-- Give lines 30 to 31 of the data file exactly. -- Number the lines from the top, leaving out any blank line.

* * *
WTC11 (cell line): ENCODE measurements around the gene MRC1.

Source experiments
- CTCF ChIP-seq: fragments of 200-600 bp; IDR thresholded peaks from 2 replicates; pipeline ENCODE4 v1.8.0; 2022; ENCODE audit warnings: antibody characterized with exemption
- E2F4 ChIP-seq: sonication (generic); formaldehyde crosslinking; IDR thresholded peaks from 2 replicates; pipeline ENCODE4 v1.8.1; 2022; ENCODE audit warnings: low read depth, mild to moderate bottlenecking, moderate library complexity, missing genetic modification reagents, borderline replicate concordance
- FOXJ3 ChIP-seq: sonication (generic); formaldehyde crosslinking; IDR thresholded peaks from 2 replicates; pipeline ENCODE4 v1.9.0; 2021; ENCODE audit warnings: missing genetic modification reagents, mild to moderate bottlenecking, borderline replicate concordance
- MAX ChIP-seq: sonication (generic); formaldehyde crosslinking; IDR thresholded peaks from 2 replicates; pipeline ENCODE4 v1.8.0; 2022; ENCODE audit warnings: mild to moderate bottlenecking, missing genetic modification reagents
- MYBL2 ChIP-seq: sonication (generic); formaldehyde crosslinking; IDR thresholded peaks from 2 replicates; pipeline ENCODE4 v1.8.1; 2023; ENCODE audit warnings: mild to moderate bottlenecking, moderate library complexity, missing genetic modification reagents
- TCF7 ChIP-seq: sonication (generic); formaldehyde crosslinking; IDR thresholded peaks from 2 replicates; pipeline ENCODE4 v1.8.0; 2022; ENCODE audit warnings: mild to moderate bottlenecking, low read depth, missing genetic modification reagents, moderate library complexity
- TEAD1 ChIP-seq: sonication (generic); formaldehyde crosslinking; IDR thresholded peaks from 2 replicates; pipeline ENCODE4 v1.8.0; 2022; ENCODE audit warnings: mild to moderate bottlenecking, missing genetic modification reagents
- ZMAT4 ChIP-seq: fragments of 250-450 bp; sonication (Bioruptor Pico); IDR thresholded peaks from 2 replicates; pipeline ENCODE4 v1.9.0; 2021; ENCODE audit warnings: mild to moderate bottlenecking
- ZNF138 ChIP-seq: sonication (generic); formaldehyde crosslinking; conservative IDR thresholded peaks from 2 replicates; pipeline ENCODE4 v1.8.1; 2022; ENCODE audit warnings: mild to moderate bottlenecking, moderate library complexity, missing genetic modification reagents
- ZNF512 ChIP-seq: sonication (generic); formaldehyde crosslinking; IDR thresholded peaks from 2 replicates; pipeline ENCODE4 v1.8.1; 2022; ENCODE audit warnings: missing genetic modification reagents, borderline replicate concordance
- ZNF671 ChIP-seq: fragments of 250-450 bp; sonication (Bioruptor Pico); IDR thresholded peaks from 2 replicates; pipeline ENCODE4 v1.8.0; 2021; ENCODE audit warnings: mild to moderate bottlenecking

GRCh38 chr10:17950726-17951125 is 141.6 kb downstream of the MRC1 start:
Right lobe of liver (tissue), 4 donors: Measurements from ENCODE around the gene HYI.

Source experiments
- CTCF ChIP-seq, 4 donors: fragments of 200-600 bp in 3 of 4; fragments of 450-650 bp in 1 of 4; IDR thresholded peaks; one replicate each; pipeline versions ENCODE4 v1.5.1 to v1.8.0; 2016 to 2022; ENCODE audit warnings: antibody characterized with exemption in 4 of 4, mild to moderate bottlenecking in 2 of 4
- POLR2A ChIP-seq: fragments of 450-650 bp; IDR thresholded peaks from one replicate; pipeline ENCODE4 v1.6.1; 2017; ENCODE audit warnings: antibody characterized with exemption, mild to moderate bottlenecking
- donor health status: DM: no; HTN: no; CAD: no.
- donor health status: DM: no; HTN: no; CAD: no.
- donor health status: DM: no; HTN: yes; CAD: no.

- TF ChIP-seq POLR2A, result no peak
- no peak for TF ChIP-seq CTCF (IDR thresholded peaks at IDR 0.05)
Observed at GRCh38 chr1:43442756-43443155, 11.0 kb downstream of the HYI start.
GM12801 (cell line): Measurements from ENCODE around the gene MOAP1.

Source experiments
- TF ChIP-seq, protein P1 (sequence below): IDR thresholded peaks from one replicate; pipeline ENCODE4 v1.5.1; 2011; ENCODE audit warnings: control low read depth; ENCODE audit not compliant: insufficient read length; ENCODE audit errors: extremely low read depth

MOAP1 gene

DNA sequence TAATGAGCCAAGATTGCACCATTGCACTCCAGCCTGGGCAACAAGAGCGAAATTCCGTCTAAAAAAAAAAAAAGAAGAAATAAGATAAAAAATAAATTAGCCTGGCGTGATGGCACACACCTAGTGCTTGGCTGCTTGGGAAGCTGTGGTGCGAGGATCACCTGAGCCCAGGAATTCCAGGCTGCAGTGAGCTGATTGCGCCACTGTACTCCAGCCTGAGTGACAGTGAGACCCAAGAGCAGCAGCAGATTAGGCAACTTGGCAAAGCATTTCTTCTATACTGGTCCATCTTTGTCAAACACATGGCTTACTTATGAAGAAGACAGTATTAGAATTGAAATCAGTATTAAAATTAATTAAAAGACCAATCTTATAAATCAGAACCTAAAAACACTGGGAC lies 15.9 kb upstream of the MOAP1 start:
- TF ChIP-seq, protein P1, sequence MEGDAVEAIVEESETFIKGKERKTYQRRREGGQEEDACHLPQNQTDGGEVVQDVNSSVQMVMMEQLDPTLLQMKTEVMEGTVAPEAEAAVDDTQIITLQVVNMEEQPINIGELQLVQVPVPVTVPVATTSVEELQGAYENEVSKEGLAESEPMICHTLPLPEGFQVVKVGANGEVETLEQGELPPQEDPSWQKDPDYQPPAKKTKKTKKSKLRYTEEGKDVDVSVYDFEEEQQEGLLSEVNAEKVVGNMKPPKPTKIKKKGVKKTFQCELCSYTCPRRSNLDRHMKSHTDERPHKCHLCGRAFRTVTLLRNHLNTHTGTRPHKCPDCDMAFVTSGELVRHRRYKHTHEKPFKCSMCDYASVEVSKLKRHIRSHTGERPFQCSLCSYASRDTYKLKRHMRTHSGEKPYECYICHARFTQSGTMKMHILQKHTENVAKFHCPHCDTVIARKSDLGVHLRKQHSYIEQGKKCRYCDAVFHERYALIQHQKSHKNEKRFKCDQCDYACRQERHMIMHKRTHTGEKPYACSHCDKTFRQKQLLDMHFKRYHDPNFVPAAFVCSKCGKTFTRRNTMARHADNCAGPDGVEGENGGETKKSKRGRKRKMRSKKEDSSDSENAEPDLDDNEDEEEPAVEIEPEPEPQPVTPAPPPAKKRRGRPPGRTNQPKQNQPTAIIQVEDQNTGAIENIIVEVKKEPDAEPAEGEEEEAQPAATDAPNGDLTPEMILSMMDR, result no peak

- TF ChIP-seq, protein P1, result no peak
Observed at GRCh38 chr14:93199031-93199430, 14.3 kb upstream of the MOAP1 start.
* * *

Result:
- TF ChIP-seq, protein P1, sequence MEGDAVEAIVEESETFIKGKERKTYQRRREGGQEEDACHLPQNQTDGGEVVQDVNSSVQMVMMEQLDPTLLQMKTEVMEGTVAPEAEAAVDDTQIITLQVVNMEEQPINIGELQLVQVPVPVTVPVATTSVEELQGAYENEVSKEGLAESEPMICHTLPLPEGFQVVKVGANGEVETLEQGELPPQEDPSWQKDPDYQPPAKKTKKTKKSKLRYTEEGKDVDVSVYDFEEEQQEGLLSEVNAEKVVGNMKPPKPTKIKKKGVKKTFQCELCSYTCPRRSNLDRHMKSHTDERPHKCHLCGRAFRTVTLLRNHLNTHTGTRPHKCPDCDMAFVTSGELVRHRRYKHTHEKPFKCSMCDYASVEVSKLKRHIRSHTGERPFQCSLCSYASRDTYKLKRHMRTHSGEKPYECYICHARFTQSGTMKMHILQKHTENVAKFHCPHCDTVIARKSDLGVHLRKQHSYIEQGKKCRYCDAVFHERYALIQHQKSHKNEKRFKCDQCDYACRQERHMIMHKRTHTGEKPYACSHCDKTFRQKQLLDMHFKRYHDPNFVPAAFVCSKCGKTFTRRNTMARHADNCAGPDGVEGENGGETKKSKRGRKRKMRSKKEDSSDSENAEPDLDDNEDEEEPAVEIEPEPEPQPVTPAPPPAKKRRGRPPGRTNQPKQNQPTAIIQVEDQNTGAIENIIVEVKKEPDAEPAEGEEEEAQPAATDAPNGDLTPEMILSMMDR, result no peak

- TF ChIP-seq, protein P1, result no peak